Get Duked! (2019) ☆☆1/2(2.5/4): Hunted in the middle of the Highlands

In my trivial opinion, good comedy always needs some solid ground for its jokes and gags to be funny and effective. In case of “Get Duked!”, which was released on Amazon Prime a few days ago, it throws lots of jokes and gags throughout its 87-minute running time, but not many of them work well enough to elicit laughs from me mainly due to its thin narrative and half-baked character development, and that is a shame considering how much the movie is willing to go wild from the very beginning.

At the beginning, we meet three adolescent troublemakers who happen to participate in a camping trip competition to be held somewhere in the Scottish Highlands. Although none of them is particularly enthusiastic about this camping trip competition, DJ Beatroot (Viraj Juneja), Duncan (Lewis Gribben), and Ian (Samuel Bottomley) have no choice but to go along with their supervising teacher due to each own problem, and the teacher remains quite oblivious to their apparent lack of enthusiasm even when he and they arrive at the starting point of their long journey across the Scottish Highlands.

Oh, by the way, I forgot to mention Dean (Rian Gordon), another member of the group who looks so plain and anonymous that his fellow group members did not even recognize that he was actually on the same van with them from the beginning. Because he regards the camping competition as another important extra-curricular activity to be added to his résumé, Ian is eager to experience a number of wholesome things including teamwork, but, of course, he only finds himself ridiculed by his fellow group members, despite the fact that he is the only one who may be able to guide them across those remote areas of the Scottish Highlands.

Anyway, their supervising teacher eventually goes away as planned after giving them a map and a few instructions and advices, and the movie subsequently shows more of how incompetent Dean’s fellow group members are in many aspects. Needless to say, they are not so prepared well from the start in contrast to Dean, and they are certainly not so pleased to learn belatedly that their smartphones cannot receive any communication signal in the middle of the Scottish Highlands.

Not so surprisingly, the situation gets worse for everyone – especially when Dean’s fellow group members unintentionally damage the map. He naturally tries to search for anything which may help them arrive in their next arrival point in time, but he and his fellow group members continue to wander without any particular helpful direction, and even a gruff farmer they happen to encounter at one point does not help them much.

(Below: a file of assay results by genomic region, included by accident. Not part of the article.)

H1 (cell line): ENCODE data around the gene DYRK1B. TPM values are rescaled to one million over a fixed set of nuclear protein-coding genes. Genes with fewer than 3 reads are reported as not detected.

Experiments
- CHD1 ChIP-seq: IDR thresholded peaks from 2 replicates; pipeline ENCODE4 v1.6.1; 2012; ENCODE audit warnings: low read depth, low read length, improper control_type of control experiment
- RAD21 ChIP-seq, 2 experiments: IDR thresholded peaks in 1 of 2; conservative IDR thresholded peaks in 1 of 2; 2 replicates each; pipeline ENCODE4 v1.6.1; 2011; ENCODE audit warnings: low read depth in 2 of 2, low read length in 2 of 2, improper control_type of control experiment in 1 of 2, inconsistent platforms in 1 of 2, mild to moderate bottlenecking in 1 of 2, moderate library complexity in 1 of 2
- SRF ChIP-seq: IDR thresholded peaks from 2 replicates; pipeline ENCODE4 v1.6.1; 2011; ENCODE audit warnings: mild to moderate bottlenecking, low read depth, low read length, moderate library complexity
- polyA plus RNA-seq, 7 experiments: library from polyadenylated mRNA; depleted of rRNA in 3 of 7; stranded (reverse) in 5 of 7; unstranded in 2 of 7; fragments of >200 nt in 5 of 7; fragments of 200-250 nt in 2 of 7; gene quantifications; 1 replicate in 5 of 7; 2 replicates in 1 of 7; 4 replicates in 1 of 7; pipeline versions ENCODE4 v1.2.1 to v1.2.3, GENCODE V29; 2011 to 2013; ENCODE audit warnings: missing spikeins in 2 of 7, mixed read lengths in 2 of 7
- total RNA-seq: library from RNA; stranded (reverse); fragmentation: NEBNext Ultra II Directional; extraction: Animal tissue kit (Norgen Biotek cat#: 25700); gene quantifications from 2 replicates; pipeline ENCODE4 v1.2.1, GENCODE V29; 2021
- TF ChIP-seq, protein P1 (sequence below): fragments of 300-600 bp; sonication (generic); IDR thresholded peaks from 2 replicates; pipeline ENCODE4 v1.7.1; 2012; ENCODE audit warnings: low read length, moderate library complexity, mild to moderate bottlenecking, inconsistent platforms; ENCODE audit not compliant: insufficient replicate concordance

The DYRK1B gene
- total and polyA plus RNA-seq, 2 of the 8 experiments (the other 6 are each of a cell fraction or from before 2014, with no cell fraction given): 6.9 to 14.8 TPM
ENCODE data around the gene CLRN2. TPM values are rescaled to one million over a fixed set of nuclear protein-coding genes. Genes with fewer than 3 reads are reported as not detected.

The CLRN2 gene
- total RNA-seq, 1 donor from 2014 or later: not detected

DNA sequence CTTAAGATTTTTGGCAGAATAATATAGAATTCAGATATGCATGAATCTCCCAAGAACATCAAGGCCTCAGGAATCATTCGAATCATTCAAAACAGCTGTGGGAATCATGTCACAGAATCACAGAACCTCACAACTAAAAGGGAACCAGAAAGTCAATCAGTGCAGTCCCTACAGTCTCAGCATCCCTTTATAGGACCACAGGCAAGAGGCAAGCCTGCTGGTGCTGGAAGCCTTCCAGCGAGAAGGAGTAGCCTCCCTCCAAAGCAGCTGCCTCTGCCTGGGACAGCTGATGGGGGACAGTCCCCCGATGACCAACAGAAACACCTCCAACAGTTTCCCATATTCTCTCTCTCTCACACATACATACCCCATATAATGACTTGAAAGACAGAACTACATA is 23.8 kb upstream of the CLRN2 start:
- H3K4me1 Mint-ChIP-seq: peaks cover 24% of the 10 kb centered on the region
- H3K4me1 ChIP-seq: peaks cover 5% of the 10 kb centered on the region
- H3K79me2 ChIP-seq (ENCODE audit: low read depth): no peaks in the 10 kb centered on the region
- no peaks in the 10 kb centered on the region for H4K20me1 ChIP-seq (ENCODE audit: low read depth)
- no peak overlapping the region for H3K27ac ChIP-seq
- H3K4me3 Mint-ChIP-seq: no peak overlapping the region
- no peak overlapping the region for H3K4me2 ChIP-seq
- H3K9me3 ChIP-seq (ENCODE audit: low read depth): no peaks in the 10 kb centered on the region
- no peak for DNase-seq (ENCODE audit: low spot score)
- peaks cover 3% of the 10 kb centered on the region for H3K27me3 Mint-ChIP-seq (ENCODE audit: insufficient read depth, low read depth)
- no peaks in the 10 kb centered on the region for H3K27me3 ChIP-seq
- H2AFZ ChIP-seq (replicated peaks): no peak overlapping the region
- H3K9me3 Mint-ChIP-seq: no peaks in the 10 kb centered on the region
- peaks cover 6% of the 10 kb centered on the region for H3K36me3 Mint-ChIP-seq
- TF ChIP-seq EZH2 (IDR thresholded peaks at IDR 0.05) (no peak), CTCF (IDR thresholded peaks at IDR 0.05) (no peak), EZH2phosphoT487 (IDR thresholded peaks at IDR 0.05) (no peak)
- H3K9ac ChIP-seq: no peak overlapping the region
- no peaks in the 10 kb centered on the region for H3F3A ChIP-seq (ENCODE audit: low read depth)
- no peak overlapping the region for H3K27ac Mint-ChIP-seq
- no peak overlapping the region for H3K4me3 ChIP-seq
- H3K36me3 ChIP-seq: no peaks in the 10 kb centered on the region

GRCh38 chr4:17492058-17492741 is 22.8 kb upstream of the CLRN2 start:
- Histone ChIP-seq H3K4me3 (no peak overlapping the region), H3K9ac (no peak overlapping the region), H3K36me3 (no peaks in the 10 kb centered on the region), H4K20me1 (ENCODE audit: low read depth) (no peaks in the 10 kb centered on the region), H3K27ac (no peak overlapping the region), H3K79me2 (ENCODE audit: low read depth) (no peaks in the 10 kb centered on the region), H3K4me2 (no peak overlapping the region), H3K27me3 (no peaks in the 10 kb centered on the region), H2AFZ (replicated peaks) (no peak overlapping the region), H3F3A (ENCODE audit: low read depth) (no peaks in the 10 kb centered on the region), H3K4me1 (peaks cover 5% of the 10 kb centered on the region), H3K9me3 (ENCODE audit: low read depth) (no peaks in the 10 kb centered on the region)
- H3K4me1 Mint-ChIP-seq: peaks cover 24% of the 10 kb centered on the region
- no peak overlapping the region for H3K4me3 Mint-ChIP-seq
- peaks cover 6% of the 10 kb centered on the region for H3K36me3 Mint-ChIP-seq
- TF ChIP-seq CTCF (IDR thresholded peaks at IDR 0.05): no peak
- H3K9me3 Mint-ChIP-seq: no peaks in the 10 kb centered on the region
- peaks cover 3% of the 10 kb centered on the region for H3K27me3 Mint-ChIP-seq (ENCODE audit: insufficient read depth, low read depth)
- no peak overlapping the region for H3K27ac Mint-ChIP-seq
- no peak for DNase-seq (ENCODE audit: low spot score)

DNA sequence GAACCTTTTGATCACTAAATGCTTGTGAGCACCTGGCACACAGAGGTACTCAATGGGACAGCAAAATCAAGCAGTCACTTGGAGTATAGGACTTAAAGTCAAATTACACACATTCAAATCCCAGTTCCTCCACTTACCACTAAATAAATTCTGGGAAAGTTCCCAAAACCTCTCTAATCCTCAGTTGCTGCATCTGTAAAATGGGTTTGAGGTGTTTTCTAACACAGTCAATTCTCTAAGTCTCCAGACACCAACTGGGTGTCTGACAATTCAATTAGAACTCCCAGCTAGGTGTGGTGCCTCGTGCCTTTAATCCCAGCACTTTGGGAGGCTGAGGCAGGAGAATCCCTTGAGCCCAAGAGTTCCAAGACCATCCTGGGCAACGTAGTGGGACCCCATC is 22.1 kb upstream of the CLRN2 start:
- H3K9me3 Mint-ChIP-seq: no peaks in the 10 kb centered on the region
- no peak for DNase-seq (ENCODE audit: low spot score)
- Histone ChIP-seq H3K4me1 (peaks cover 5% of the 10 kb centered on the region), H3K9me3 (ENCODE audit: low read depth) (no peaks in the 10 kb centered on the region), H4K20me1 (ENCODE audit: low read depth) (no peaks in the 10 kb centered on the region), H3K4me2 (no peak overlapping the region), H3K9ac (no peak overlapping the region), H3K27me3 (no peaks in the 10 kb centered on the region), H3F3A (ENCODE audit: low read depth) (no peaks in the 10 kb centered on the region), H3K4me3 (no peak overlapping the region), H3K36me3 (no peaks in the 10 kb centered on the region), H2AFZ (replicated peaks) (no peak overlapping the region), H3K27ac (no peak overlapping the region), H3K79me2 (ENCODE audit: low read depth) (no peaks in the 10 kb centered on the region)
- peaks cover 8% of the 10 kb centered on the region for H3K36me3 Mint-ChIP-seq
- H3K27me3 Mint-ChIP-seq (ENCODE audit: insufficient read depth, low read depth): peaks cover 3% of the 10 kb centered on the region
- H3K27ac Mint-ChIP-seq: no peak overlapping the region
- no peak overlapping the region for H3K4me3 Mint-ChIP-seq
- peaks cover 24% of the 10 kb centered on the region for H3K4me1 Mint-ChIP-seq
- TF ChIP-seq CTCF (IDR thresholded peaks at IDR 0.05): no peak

Meanwhile, we notice a few disturbing signs they unfortunately overlook. Their teacher said in advance that accidents happen from time to time during the camping competition, but we cannot help but become unnerved by a notice board covered with a lot of missing incidents, and there is also a brief but disturbing shot revealing something barely buried in the ground.

Of course, the situation eventually becomes very perilous when Ian and his fellow group members come across a masked old dude who turns out to be quite ready to hunt down all of them. Although they manage to make a counterattack and then run away from the scene despite their clumsiness, it is quite clear to all of them that they must get out of the Scottish Highlands as soon as possible for their survival.

However, instead of dialing up the level of tension, the screenplay by director/writer/co-editor Ninian Doff goes for more outrageousness and goofiness as leisurely rolling its main adolescent characters and some other substantial characters including an overzealous local female police officer ready to investigate anything suspicious. Nothing much happens in her area except the inexplicable case of bread theft, but she is very eager to impress her direct boss, while having no idea on what is really going on outside even when she happens to receive a desperate call from Dean and his fellow group members.

During its second half, the movie gives us a series of wacky moments including an unexpectedly hallucinogenic sequence where one of the main adolescent characters finally comes to have a breakthrough moment he has always wanted, and I chuckled a lot when a certain vehicle finally reaches to its eventual destination with some surprise, but the movie somehow fails to be developed into something more than a merely broad satire. Although it surely makes some biting comments on class conflict as its main adolescent characters come to show their inner defiance and resilience against the lofty and condescending attitude of the villains of the story, but neither of these two contrasting groups rises over the level of caricature, and we only to come to observe their supposedly climactic duel from the distance while having some mild amusement from time to time.

On the whole, “Get Duked!” does not tickle or entertain me enough as trying its satire in a way too obvious and predictable for me, but I appreciate at least the game efforts from its four main young cast members and the other notable cast members including Eddie Izzard, who surely has a little fun with his nasty and pompous supporting character. It is not a total waste of time at all, but there are other recent similar films better than this, and I especially want to recommend you “Ready or Not” (2019), which is more incisive and entertaining in comparison. You will have a more productive time with that bitingly funny film, but I will not stop you at all from watching “Get Duked” if you have plenty of free time to spend.

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